I won't mention his name in this paragraph. It's the exact opposite of the names I have listed above with regards to respect for man kind and mans true purpose.

    March 24, 2013 at 10:26 am |
  13. bulldog31

    No news here. Atheism is just another theism.

    March 24, 2013 at 10:26 am |
    • inspiration for the rest of you

      You mean a-theism.

      March 24, 2013 at 10:27 am |
    • Joe M.

      Correct. They are a religion themselves, along with attempts to convert others to their way of thinking.

      March 24, 2013 at 10:28 am |
  14. Geoffrey

    I found my belief in GOD by "free" thinking. Can atheists accept that?

    March 24, 2013 at 10:25 am |
    • inspiration for the rest of you

      It's lack of educating yourself. It's like saying that you got "free-thinking" into convincing yourself that the earth is flat.

      March 24, 2013 at 10:27 am |
  15. Thomas Jefferson

    [If] the nature of... government [were] a subordination of the civil to the ecclesiastical power, I [would] consider it as desperate for long years to come. Their steady habits [will] exclude the advances of information, and they [will] seem exactly where they [have always been]. And there [the] clergy will always keep them if they can. [They] will follow the bark of liberty only by the help of a tow-rope.

    March 24, 2013 at 10:25 am |
  16. Marty

    "Keep in mind that the devil can’t create anything. He can only pervert what is good. And he’s especially adept at enlisting atheists for his schemes, because, as Psalms 14 and 53 say, “the fool has said in his heart that there is no God.”

    March 24, 2013 at 10:25 am |
  17. Jeesh

    I love it when the Christians bit*ch and whine about non-believers commenting on the BS religious stories (pope a dope, ad nauseum) that CNN posts and when a story shows up on atheism they show up in vast numbers to do the same, hypocrites.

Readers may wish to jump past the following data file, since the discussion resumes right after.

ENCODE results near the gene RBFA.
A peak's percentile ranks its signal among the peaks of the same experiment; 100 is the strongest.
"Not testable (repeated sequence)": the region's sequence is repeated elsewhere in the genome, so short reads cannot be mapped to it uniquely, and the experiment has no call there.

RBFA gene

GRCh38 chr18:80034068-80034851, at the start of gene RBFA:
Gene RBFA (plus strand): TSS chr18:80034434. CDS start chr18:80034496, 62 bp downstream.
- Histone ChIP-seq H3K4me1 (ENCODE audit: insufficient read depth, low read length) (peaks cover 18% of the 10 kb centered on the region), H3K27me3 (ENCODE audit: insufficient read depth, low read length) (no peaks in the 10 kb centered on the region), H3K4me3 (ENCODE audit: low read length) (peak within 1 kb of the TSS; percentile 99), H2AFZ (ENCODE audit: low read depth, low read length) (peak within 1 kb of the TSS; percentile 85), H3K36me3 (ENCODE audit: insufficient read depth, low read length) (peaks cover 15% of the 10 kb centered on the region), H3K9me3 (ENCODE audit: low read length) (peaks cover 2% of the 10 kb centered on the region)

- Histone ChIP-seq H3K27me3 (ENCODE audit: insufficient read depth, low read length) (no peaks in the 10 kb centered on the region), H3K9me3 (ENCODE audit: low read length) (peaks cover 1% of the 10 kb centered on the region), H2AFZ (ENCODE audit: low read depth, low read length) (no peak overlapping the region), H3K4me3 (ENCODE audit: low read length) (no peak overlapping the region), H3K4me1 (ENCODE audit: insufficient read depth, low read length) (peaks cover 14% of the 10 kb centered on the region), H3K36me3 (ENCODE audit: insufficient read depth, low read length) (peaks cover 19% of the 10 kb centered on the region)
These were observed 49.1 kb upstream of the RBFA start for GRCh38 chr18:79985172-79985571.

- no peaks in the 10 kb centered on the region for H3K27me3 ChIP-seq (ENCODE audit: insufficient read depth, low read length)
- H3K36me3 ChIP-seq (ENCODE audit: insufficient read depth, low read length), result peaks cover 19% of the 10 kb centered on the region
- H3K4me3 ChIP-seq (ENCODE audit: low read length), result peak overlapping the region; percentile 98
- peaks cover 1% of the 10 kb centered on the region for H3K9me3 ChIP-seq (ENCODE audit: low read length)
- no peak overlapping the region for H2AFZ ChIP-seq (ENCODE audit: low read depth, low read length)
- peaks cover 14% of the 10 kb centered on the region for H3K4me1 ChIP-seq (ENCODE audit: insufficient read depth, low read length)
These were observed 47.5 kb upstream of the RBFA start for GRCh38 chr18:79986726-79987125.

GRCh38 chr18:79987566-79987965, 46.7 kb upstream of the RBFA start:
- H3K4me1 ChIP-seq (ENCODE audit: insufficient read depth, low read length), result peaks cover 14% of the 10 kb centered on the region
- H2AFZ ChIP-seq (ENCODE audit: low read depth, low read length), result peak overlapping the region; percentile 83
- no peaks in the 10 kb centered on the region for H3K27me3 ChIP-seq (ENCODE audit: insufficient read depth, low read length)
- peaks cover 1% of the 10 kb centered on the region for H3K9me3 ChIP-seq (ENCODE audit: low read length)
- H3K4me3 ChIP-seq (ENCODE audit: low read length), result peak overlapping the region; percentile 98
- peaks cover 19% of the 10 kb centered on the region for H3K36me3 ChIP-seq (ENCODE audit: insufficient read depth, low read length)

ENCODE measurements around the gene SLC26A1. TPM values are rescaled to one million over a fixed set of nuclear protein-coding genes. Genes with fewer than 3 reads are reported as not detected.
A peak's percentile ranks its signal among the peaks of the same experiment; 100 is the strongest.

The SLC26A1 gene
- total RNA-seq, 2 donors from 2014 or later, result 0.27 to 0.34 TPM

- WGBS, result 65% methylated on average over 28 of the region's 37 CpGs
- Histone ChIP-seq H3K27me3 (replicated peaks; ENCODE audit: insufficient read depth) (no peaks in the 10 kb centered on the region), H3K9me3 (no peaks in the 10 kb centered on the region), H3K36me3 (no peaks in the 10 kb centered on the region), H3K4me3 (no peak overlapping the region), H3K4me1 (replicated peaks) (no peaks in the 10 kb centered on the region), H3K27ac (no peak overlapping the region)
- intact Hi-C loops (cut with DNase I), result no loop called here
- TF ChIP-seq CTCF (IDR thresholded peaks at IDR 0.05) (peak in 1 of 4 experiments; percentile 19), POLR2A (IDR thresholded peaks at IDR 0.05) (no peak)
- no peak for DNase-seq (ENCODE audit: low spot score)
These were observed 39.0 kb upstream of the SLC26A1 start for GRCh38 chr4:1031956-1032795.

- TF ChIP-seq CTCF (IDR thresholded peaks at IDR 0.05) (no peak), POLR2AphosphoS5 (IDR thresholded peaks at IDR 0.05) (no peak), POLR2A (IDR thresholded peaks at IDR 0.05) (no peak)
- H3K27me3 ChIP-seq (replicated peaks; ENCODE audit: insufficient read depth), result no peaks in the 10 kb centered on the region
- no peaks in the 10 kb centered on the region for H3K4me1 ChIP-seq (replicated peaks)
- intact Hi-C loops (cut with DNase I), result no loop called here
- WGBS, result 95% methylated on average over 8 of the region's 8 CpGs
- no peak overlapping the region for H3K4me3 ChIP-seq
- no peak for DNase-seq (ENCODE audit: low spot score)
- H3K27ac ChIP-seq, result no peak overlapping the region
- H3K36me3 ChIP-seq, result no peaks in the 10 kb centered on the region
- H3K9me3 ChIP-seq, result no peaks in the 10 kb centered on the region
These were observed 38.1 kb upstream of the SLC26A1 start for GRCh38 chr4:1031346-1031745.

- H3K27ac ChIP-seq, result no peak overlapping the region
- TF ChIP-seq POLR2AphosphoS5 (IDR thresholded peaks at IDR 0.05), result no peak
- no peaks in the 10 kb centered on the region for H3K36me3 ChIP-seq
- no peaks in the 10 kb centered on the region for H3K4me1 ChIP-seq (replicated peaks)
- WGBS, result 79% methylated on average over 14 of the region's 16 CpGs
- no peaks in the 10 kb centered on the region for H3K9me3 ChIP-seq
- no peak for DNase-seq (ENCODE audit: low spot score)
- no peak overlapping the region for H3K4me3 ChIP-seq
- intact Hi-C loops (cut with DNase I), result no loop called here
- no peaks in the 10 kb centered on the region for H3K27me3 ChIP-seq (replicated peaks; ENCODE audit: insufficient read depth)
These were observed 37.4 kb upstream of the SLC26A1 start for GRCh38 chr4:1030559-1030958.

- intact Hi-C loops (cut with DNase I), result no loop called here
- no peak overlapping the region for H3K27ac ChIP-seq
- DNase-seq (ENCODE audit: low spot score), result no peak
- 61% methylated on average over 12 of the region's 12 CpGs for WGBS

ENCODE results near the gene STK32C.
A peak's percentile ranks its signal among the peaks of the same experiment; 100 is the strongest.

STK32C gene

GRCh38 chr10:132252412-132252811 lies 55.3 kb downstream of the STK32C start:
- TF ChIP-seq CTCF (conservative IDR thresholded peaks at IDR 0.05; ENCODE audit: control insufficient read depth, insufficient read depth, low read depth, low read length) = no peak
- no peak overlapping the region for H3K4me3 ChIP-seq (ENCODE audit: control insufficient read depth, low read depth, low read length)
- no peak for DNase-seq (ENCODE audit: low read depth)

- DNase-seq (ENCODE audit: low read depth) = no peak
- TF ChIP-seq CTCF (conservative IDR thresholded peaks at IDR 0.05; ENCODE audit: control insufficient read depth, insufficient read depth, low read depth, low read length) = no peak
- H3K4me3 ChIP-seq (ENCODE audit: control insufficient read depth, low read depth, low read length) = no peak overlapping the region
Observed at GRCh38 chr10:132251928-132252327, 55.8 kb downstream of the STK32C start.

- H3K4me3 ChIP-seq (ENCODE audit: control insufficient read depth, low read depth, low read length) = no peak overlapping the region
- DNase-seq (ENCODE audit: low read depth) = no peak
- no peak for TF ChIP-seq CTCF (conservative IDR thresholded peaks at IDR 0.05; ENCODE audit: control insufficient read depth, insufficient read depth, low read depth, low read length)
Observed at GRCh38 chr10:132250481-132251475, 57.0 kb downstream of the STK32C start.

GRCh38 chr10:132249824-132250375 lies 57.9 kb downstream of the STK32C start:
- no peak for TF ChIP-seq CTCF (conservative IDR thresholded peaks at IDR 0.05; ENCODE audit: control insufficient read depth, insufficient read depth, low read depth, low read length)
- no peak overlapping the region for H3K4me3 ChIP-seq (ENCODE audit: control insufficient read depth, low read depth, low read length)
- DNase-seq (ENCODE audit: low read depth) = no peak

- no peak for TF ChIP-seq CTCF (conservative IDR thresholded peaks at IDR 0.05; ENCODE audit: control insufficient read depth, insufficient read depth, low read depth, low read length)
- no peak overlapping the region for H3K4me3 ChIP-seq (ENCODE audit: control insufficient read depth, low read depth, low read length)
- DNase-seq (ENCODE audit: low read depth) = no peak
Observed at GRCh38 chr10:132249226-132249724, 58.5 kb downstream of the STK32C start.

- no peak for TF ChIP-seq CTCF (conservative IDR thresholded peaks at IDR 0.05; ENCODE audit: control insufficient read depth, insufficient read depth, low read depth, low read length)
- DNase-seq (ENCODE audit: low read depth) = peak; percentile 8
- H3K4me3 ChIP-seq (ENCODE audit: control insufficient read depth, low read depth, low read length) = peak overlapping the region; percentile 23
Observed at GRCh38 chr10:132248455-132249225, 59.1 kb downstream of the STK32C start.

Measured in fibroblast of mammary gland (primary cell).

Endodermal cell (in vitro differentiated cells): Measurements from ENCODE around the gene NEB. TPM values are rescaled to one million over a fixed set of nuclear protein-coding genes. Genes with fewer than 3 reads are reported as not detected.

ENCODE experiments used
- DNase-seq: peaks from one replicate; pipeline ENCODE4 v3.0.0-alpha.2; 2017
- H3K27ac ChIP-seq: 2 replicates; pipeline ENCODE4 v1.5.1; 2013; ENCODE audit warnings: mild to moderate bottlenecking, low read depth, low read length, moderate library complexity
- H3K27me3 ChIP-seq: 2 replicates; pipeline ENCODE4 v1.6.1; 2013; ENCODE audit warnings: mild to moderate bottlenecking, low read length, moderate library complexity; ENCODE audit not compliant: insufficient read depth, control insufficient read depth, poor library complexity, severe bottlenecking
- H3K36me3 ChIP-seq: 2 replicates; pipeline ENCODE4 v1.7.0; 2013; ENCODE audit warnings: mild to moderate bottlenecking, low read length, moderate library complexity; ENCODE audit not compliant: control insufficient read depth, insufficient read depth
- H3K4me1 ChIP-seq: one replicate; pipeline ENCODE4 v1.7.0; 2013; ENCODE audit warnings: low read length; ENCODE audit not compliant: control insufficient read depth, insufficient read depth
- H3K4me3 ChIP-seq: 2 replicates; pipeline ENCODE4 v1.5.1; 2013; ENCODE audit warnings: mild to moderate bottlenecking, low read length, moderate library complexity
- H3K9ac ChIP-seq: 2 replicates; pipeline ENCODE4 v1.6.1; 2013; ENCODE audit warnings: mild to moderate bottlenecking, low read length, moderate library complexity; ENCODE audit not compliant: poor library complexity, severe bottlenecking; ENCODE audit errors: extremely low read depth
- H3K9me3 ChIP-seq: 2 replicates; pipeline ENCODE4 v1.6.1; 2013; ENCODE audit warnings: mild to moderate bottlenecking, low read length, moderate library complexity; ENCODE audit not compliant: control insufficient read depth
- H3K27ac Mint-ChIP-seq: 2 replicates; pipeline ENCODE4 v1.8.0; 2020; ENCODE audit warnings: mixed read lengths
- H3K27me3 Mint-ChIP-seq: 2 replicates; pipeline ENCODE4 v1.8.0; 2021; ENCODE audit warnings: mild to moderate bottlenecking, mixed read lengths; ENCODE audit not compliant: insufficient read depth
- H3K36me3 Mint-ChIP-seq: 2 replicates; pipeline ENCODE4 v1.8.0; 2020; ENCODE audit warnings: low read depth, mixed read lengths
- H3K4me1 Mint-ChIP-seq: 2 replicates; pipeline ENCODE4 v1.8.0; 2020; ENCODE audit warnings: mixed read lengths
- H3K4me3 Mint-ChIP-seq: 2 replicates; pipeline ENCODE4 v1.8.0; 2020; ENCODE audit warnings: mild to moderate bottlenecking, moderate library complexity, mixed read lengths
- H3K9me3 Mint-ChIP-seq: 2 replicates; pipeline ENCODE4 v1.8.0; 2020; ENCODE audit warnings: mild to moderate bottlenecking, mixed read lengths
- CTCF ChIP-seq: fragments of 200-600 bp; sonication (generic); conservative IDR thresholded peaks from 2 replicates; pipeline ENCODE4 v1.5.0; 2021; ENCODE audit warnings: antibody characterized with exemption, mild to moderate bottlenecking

March 24, 2013 at 10:25 am |
  18. David Ouellette

    Because he saw flaws in the Bible, he became an atheist – he can't be much of a thinker and he's also an extremeist. Most atheists are mad at organized religion and he's simply one more. He needs to put his money and talents to better use.

    March 24, 2013 at 10:24 am |
    • Jeesh

      No. Your advice is not required.

      March 24, 2013 at 10:29 am |
    • Damocles

      So, David, if I may ask..... if you found a flaw in a vehicle, say no brakes, are you saying that you would still drive it?

      March 24, 2013 at 10:40 am |
  19. Face-Palm

    Have your religion please. But stop legislating your ignorance upon me. I know you think your baby is the most adorable baby ever, I get it. But don’t force me to worship your cross eyed, ugly troll-tard marinating in its own excrement. Fair enough?

    March 24, 2013 at 10:24 am |
  20. cg

    Whether one believes in God or not, we are all matter and energy. Nothing gets lost, nothing is gained, all is transformed. So, who knows when we die, maybe our core essence will get to live another day..

    March 24, 2013 at 10:24 am |
    • inspiration for the rest of you

      You mean the bunch of chmicals we turn into gets recycled?

      March 24, 2013 at 10:25 am |
    • SixDegrees

      A lot of losers hoping for a do-over believe that. They'd rather hope for a second chance than act positively in the present.

      March 24, 2013 at 10:26 am |
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About this blog

The CNN Belief Blog covers the faith angles of the day's biggest stories, from breaking news to politics to entertainment, fostering a global conversation about the role of religion and belief in readers' lives. It's edited by CNN's Daniel Burke with contributions from Eric Marrapodi and CNN's worldwide news gathering team.